As part of the global effort called Amphibian Ark (AArk), the Oregon Spotted Frog Recovery Team, which includes the Vancouver Aquarium Marine Science Centre and Amphibian Survival Alliance Partner Wildlife Preservation Canada, have recently released hatched tadpoles of one of the most endangered amphibians in Canada, the Oregon spotted frog, into the wild.[vc_row][vc_column width=”1/2″][text_output]

This is the fourth year the Aquarium has successfully bred this species, whose population has been in rapid decline in British Columbia and along the Western coast of North America. However, this year the number of tadpoles yielded has been lower than in previous years which is thought to be due in part to an unseasonably warm winter in the Lower Mainland.

Between 2010 and 2014, over 16,000 tadpoles and juvenile frogs produced in human care were released into suitable habitats to increase small existing populations in the wild.

For the first time since the program began, B.C.’S Oregon Spotted Frog Recovery Team recently found juvenile frogs in the wild, indicating that the tadpoles released in recent years are growing and healthy. The juveniles were found near Chilliwack, where they are released. Two established wild populations were also recently discovered in areas where the species was not previously known to be living. Egg masses were also discovered that are thought to have come from adult frogs the Recovery Team had released, a sign of the program’s success in supplementing and conserving the wild population.

“Finding juvenile Oregon spotted frogs in the wild are an encouraging sign that our efforts are having a positive impact on this endangered species. Discovering two additional established populations was also welcome news,” says Dr. Dennis Thoney, director of animal operations at Vancouver Aquarium Marine Science Centre. “These are important markers of a healthier population, although the road to recovery is a long one. One aspect we have to consider is warmer weather, such as the winter we just experienced, and how that alters the normal breeding patterns among not only Oregon spotted frogs, but other frog species as well.”

This year the program yielded fewer tadpoles than prior years, as changes in the environment and temperatures can create a disruption in normal hormone production and affect how the adult frogs respond to breeding.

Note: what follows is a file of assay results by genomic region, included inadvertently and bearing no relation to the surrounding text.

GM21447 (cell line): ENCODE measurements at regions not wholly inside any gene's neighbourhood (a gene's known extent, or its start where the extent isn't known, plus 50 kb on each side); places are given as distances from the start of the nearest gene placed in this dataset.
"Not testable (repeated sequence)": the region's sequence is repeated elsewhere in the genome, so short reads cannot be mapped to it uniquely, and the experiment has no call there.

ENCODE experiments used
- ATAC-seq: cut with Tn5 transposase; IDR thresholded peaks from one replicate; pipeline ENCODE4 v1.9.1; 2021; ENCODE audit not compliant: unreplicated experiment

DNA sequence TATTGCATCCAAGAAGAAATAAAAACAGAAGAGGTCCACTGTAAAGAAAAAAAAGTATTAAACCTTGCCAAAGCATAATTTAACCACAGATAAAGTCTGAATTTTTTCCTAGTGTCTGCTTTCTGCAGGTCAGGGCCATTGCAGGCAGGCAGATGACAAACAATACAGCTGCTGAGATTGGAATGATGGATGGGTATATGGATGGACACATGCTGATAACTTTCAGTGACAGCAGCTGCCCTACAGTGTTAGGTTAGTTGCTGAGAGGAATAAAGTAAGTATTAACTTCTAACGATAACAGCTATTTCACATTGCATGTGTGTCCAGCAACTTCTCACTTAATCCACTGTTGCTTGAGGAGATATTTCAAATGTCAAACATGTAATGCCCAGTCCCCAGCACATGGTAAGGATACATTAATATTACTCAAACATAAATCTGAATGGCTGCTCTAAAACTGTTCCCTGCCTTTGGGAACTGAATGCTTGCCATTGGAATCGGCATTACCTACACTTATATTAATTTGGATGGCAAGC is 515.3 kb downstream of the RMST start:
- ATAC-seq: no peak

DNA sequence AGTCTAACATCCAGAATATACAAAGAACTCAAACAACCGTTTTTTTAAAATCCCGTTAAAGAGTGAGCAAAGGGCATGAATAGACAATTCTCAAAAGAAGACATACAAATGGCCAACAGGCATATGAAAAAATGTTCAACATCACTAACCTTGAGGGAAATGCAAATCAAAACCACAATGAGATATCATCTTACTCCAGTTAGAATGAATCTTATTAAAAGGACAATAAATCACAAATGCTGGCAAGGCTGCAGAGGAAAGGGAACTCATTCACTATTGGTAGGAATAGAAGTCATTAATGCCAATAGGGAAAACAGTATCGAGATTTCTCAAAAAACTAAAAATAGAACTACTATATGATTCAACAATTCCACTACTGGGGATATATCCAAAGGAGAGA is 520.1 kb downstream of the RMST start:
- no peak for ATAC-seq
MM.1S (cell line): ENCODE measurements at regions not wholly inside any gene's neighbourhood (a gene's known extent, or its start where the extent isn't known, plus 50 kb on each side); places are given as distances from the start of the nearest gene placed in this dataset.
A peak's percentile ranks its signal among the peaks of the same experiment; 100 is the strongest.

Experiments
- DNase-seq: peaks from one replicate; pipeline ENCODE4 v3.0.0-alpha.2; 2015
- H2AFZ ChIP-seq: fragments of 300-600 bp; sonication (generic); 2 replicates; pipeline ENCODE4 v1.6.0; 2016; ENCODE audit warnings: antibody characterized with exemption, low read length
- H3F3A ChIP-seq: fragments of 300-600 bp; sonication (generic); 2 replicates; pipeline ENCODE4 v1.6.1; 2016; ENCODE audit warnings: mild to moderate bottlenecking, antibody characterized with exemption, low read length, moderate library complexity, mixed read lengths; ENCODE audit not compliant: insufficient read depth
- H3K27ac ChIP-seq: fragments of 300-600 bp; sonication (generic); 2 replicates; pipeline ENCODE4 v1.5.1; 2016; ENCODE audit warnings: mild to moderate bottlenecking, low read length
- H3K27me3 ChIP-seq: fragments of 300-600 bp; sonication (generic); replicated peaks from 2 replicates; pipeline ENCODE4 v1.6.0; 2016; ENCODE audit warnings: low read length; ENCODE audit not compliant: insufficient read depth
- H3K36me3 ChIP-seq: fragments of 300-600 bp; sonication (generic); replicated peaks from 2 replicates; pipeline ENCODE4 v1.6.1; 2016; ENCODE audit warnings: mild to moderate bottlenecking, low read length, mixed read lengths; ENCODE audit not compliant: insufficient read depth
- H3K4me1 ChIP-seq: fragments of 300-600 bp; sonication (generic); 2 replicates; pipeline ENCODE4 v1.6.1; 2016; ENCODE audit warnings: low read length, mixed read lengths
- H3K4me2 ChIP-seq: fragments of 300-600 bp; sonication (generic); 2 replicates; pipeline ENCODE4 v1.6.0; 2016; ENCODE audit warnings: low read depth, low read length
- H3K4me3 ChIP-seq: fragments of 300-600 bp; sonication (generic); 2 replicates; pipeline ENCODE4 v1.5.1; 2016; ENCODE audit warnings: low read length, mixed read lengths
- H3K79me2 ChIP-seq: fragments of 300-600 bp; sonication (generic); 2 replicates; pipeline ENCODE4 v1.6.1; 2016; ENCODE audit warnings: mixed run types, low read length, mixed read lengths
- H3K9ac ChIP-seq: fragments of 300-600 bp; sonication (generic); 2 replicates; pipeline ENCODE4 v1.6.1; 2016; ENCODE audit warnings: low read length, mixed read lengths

The Oregon Spotted Frog Recovery Team has also observed significant variation in reproduction among the wild populations. Abnormal weather, such as more sunshine than usual, can lead to a rise in water temperatures in their natural habitats and trigger hormonal signals earlier – or later – than in a standard year.

Early last century, there were hundreds of thousands of Oregon spotted frogs, ranging from northern California up into British Columbia’s Fraser Valley. Due to habitat destruction and the introduction of non-native species such as Eastern Canada’s bullfrog and the reed canary grass, their numbers have declined as much as 90 per cent from past numbers in British Columbia. Historically, Oregon spotted frog populations had occurred throughout the Fraser Valley, from South Surrey to Hope. Oregon spotted frogs spend most of their lives in the water and require connected wetlands and floodplains for habitat.

In an effort to protect this endangered species, the Aquarium joined B.C.’s Oregon Spotted Frog Recovery Team in 2000. A diverse group of biologists and land managers in B.C. are coordinating efforts to conserve, manage and recover the Oregon spotted frog in Canada. Since 2007, Aquarium staff has been collecting Oregon spotted frog eggs to establish an aquarium-based assurance population. In 2010, the Aquarium became the first aquarium in the world to breed this species.

The Oregon Spotted Frog Recovery Program includes habitat management, monitoring, research, and restoration that is conducted in partnership with the B.C. Ministry of Environment; B.C. Ministry of Forests, Lands, and Natural Resource Operations; Canadian Wildlife Service; Department of National Defense; Seabird Island Band; Stó:lo Tribal Council; District of Kent; Fraser Valley Regional District; Greater Vancouver Zoo; Toronto Zoo; Vancouver Aquarium; Mountain View Conservation Centre; Grouse Mountain Refuge for Endangered Wildlife; Wildlife Preservation Trust Canada; Simon Fraser University; University of British Columbia; B.C. Conservation Foundation; and Fraser Valley Watersheds Coalition.

Photos © Vancouver Aquarium[/text_output][/vc_column][vc_column width=”1/2″]

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